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Consumers Union: U.S. & Canada Are Not Doing Enough to Stop Spread of Mad Cow Disease

FOR IMMEDIATE RELEASE Contact: Michael Hansen, Ph.D. (914)
Tuesday, January 11, 2005

Consumers Union Concerned that U.S. and Canadian Governments Are Not
Protecting Public from Mad Cow Risk

Group urges governments to close dangerous loopholes in animal feed rules

YONKERS, N.Y. -- A second mad cow in less than two weeks was confirmed
today from Alberta, Canada according to the Canadian Food Inspection Agency
(CFIA)--bringing the total number to four confirmed mad cow cases in North
America in less than two years. This cow is the very first to be born after
the 1997 ban of ruminant protein in animal feed went into effect in Canada
and the U.S. Cattle feed containing ruminants is the means by which
scientists believe that mad cow disease is spread.

"This latest case of mad cow highlights that dangerous loopholes in
both countries' laws still exist," says Michael Hansen, PhD, a scientist
with Consumers Union, publisher of Consumer Reports and advisor to its campaign. "In the United States, for example, the Food
and Drug Administration (FDA) still allows cattle remains to be fed to other
animals, such as pigs, and chickens, whose remains can then be fed back to
cows. Even the remains of an animal known to carry a form of mad cow disease
could go into rendered feed, under current FDA rules," Hansen added.

Consumers Union also remains extremely concerned not only that the
feed bans in Canada and the United States are inadequate, but that they are
not well enforced. According to a letter issued by Senator Conrad and
Representative Waxman to Governor Johanns (the current nominee for Secretary
of Agriculture), the U.S. Food and Drug Administration has issued several
"import alerts" on Canadian animal feed suspected of containing prohibited
feed material.

The CFIA conducted a study that confirmed that over two-thirds of
Canadian animal feed and almost half of imported animal feed labeled as
"vegetarian" contained animal materials. As recently as December 10, 2004,
Canadian regulators conceded that their feed ban was not completely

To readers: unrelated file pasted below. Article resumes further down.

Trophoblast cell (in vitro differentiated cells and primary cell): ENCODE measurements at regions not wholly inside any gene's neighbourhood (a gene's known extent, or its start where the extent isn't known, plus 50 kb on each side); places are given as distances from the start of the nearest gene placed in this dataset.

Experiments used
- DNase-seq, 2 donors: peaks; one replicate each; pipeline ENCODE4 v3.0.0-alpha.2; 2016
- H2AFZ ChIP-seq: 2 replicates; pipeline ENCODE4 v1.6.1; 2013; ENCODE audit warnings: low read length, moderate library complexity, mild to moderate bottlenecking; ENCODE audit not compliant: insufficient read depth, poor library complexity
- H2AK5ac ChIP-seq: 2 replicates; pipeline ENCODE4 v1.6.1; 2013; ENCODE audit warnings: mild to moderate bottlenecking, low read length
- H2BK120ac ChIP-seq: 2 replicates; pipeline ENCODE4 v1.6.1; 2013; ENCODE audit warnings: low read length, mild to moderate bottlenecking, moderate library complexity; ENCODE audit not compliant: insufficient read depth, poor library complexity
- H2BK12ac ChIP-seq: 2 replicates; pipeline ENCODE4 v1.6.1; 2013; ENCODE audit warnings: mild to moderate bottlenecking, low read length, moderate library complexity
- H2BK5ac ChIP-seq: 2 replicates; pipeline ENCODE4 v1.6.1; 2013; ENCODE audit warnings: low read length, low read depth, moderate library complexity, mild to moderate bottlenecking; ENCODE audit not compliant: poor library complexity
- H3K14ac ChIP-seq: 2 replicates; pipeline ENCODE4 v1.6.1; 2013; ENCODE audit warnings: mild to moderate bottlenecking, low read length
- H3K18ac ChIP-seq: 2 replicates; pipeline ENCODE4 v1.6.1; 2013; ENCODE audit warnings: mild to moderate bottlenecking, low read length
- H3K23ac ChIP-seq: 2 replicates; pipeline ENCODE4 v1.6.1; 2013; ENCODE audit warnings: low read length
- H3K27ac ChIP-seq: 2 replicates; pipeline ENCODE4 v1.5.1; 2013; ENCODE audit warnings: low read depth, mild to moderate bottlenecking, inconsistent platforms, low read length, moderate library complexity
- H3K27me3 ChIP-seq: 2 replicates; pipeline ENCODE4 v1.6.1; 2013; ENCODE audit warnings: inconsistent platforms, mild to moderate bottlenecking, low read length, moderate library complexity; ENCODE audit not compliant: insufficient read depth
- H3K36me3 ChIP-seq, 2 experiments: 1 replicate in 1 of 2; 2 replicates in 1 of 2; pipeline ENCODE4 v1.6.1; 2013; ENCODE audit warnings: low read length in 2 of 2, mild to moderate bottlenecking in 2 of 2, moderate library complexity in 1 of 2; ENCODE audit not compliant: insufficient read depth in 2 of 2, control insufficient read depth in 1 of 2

effective and that opportunities for banned materials to enter into animal
feed still existed and, therefore, proposed strengthening the standards of
their animal feed ban. However, Consumers Union does not believe that the
proposed standards go far enough. Nevertheless, the USDA has proposed to
reopen the border to beef trade with Canada.

With so much uncertainty about the safety of animal feed and public health
consequences, Consumers Union believes that:

1. The U.S. should keep the border closed and prohibit beef imports from
Canada at this time,
2. The U.S. and Canada should eliminate deficiencies in their feed ban
rules, including the prohibition of blood and bone meal. In addition, the
U.S. should also ban food waste and poultry litter including excrement in
animal feed.
3. The U.S. and Canada should adopt and implement the animal feed
restrictions recommended by the international expert subcommittee to USDA's
Foreign Animal and Poultry Disease Advisory Committee, which includes
adequate enforcement of the feed ban through an inspection program including
sampling and testing of animal feed.
4. All cows over 20 months old should be tested for BSE.

For more information, please visit Consumers Union's dedicated website to
food safety at

Michael Hansen, Ph.D.
Senior Research Associate
Consumer Policy Institute/Consumers Union
101 Truman Ave.
Yonkers, NY 10703